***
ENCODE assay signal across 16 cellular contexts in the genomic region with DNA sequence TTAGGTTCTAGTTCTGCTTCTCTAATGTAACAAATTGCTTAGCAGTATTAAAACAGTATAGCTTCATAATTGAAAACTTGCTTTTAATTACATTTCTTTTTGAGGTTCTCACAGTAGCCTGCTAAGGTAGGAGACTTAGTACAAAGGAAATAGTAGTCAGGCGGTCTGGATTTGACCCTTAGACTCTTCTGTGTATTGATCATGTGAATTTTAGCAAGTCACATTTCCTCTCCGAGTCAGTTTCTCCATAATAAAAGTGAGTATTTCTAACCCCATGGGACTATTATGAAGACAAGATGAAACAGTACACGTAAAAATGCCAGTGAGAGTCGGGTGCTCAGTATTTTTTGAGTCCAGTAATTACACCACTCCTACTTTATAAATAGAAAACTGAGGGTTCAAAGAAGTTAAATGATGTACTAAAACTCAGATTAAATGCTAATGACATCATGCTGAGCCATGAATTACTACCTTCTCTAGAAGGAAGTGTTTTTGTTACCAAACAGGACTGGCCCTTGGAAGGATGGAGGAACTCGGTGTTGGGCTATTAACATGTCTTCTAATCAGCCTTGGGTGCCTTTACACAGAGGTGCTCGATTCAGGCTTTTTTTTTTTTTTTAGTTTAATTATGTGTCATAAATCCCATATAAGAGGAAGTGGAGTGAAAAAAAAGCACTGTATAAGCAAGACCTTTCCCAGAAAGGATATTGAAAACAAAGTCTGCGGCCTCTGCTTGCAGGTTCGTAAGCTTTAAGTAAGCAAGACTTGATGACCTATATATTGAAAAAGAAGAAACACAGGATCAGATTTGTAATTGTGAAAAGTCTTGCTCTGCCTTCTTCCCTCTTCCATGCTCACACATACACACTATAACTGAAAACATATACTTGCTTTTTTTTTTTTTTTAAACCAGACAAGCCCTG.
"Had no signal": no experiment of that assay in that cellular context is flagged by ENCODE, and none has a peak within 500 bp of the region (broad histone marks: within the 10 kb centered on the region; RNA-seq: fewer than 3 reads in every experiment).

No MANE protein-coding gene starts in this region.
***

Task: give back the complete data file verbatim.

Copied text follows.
ENCODE assay signal across 16 cellular contexts in the genomic region with DNA sequence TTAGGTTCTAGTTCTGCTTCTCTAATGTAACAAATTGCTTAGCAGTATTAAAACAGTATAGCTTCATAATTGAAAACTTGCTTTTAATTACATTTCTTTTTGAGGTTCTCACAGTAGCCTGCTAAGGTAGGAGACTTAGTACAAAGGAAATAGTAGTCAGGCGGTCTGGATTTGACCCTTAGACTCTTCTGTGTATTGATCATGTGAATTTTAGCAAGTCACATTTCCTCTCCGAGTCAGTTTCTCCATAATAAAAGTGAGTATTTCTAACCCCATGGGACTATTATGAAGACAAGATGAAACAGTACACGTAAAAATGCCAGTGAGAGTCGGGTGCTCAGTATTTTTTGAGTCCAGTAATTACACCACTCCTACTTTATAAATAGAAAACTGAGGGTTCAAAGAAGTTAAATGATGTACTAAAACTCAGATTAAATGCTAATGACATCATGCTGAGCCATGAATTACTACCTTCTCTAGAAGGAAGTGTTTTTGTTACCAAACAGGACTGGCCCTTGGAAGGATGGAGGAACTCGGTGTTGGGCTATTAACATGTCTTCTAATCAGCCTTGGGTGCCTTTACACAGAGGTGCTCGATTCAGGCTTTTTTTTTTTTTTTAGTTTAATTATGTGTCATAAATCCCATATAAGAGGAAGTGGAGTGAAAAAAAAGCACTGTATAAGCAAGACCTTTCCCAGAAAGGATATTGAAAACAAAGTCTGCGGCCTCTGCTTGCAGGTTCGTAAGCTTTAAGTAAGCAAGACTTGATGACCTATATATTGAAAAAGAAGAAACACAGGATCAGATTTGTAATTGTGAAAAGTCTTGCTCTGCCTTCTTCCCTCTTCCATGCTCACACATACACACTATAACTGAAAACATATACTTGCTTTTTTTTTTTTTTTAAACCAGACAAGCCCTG.
"Had no signal": no experiment of that assay in that cellular context is flagged by ENCODE, and none has a peak within 500 bp of the region (broad histone marks: within the 10 kb centered on the region; RNA-seq: fewer than 3 reads in every experiment).

No MANE protein-coding gene starts in this region.